Colombian director Ciro Guerra made himself known to the film world with his sizzling masterpiece Embrace Of The Serpent, presented at the Directors’ Fortnight at the 2015 Cannes Film Festival. The film was a vocal criticism of white colonialism in Latin America, responsible for the destruction of the Amazon forest and for the crushing of indigenous populations. Waiting For The Barbarians, based on Literature Nobel Prize’s novel of the same name and presented in the Venezia 76 Competition, is another take on the devastating effect of colonial invasions by the European empires.
We’re at the fringes of an unnamed empire, at an unspecified moment in time. In a small, peaceful village at the frontier lives a man called “The Magistrate” (Mark Rylance). He’s a man of good nature, leading a serene life with local citizens, away from danger. The quiet existence of the town is disrupted when an officer of the Empire, Colonel Joll (Johnny Depp), arrives to town to prevent a potential invasion by the indigenous people of the desert, disdainfully called “barbarians”. Colonel Joll imposes a new code of order in the village, where even the smaller incidents are punished with death, causing fear and terror in the population. The Magistrate, faithful to the cause until then, starts to question the legitimacy of his mission,, entering a psychological war with the Colonel.
Despite the collapses of the European empires, it is quite clear that the mentality that brought colonialism is still alive and well. It doesn’t need to be in the form of invasions and occupations to be fully acknowledged. Take a look at what is happening just now: the world is regressing to a potentially destructive narrative of nationalism and borderline fascism. We would be fooling ourselves if we believed that these narratives didn’t stem from the same ideas that flourished during European colonialism and imperialism. Ciro Guerra’s Waiting For The Barbarians addresses that narrative, albeit with mixed results.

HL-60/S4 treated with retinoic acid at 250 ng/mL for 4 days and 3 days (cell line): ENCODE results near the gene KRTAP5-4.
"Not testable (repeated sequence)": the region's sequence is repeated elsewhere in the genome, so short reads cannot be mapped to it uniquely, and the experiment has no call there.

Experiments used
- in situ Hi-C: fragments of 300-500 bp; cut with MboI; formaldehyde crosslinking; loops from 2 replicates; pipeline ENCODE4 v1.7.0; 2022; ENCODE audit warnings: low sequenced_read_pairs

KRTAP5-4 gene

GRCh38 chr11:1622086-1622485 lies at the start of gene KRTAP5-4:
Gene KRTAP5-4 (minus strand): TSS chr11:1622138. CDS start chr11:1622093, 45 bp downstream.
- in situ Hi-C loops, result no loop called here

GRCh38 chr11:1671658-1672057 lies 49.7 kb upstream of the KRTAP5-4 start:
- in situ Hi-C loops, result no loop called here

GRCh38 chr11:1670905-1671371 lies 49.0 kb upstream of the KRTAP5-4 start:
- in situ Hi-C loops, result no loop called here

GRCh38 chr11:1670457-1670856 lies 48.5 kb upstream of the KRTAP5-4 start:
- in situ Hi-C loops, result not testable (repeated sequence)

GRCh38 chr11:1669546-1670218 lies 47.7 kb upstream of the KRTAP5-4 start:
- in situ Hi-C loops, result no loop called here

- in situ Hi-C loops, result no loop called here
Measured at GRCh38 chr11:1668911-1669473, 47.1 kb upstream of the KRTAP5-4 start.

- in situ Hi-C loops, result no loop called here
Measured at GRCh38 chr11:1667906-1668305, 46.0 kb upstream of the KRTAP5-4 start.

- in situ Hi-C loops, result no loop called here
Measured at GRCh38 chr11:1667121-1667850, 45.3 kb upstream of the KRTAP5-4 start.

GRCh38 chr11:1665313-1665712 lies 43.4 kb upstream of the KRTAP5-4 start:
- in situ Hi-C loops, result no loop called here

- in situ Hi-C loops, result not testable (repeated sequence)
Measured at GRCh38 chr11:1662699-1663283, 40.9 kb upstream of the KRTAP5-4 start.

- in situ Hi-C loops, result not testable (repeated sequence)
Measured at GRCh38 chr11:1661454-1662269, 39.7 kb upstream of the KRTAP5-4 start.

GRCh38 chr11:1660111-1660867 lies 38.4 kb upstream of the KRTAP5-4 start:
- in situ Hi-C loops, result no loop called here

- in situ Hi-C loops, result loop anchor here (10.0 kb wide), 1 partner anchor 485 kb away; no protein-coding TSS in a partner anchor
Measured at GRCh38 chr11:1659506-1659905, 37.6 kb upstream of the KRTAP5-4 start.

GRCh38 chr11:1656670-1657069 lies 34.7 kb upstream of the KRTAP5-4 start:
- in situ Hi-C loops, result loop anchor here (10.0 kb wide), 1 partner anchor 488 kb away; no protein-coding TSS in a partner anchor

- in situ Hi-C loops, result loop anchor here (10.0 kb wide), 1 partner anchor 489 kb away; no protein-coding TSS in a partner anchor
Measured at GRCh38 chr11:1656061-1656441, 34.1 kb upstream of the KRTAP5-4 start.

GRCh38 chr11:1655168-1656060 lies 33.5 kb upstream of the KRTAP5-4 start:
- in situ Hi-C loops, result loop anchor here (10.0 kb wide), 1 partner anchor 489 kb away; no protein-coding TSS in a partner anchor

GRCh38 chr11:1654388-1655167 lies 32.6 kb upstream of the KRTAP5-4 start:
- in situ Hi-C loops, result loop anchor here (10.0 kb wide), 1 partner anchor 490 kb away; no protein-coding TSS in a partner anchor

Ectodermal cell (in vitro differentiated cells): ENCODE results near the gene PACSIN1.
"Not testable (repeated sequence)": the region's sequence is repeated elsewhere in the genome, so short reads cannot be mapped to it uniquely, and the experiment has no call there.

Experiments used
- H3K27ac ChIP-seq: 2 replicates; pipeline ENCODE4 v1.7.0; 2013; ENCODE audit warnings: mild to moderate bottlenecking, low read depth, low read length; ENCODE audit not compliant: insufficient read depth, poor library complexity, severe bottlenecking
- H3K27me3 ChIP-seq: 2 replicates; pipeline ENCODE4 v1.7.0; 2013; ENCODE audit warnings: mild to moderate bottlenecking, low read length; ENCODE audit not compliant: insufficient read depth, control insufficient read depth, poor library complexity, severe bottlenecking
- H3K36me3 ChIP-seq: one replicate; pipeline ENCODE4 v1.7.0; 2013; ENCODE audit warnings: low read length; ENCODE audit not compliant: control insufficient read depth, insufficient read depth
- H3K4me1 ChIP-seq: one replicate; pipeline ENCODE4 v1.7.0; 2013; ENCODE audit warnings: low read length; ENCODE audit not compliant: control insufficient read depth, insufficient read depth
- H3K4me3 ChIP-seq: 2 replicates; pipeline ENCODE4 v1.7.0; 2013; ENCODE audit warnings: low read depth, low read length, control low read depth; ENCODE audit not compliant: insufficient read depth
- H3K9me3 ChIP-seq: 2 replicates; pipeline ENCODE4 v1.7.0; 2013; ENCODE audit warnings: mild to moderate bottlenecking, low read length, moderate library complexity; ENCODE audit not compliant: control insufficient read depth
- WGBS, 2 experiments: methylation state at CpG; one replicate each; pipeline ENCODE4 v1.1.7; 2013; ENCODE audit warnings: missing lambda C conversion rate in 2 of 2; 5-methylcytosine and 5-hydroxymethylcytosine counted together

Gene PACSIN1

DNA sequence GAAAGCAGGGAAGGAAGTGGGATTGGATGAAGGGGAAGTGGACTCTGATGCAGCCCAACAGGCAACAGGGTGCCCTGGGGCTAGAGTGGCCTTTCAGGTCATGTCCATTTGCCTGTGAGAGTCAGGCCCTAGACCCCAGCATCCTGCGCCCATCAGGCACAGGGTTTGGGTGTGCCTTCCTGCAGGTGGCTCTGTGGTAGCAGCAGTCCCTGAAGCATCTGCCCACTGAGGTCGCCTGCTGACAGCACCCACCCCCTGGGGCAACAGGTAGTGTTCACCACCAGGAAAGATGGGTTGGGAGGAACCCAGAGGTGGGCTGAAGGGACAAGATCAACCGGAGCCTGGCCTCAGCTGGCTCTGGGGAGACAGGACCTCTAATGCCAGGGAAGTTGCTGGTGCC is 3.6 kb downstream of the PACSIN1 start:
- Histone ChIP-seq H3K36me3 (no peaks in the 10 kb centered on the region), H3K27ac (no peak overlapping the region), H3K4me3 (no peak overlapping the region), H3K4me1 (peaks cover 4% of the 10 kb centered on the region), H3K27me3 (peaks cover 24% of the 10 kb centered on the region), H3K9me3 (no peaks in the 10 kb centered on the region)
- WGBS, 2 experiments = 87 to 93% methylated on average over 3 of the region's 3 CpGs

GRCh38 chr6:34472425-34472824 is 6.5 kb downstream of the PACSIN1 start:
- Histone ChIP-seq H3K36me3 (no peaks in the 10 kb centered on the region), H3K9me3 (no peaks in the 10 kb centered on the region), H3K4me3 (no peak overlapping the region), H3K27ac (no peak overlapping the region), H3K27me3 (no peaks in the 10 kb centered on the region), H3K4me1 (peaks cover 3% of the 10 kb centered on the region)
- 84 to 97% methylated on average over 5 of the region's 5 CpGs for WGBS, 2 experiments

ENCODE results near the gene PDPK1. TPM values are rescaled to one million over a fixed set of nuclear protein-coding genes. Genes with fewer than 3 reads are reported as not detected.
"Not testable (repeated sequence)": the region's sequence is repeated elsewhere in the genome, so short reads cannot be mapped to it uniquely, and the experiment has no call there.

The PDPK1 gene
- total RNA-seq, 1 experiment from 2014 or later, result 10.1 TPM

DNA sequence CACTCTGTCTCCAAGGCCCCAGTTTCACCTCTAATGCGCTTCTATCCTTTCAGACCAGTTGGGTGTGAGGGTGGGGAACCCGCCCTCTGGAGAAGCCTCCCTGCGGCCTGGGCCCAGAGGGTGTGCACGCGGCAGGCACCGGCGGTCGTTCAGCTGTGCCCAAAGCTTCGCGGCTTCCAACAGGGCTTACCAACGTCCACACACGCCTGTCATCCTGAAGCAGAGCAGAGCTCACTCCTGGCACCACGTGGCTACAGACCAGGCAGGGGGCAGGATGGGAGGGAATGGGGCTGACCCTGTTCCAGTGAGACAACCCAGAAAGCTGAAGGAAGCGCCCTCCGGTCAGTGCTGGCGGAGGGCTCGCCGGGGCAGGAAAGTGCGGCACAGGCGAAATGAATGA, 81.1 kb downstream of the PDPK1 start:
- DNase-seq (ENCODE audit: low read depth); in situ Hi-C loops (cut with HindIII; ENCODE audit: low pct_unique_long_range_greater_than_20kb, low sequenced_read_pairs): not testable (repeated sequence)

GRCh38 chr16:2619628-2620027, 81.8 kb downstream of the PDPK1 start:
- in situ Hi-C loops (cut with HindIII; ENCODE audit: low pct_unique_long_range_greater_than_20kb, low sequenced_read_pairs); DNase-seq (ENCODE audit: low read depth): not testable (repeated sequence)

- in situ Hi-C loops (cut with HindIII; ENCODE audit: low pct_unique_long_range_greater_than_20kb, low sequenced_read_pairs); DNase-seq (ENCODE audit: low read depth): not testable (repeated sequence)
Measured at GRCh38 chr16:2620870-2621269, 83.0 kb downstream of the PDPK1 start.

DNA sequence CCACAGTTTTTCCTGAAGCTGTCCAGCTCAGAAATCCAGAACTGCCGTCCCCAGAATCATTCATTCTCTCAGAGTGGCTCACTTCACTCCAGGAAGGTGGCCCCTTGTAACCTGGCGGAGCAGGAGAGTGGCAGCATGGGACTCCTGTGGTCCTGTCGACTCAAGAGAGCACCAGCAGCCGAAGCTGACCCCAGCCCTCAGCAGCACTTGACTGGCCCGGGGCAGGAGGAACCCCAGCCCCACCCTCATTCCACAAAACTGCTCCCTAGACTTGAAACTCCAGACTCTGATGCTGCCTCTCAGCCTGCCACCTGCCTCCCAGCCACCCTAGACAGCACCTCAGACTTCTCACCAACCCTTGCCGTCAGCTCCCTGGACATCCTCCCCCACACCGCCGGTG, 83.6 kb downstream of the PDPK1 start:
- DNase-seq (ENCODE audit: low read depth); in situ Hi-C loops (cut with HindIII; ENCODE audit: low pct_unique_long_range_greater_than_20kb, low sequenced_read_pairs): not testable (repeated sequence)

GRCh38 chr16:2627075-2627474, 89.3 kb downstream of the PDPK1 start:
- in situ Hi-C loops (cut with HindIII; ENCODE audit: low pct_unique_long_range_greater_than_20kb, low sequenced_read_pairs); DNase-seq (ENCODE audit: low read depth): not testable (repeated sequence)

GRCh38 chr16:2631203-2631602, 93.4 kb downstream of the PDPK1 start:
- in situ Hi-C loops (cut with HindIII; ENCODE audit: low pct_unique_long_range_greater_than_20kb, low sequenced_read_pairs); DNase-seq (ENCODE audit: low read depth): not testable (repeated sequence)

Painted with broad strokes rather than with light touches, the film is a faithful adaptation of Coetzee’s novel, but it’s one that suffers from exceedingly austere pace and an emotionally dry core. The cinematography offers a duality of images that go from the sweeping desert landscapes that surround the village to the disturbing, gut-wrenching sequences of torture, to the simple interiors of the Magistrate’s private life, giving the viewer a clear visual understanding of the world where the movie is set, but it’s in the script-driven scenes that the film falters. The characters sound hardly believable, despite the efforts of the actors playing them, with Mark Rylance towering above the rest. It’s an acting masterclass by the legendary British actor, who gives his Magistrate an acute sense of humanity in his war against a multi-headed monster. Every word he says has a shade of contempt towards the empire he’s been representing, every troubled look hides a crisis of his self, slowly realizing the position of privilege he has enjoyed in his tenure as magistrate. In a film that distances itself from emotions, it’s Mr. Rylance’s profoundly human performance that gives it depth and makes it relatable. He wins every second of the “battle” against his two co-stars, the rather unimpressive Johnny Depp as the horrific Joll, too busy speaking his lines with a mean look and a slow articulation to be fully believable, and a Robert Pattinson as the mean-spirited Officer Mandel, that flirts way too often with caricature.
“Barbarian” derives from a word with which the Ancient Greek identified foreigners unaccustomed to Greek culture and language, that only in western discourse has come to signify “ignorant, violent people”. Therefore, who are the barbarians in Coetzee’s novel and Guerra’s film? Are the indigenous tribes Colonel Joll is trying to repress? Or are they the invaders from the empire? And are we about to relive that past? This is the question that the cinematically contradictory Waiting For The Barbarians, stuck between a self-restrained, understated storytelling and a rather heavy-handed screenplay, tries to answer.
This review is from the 76th Venice International Film Festival.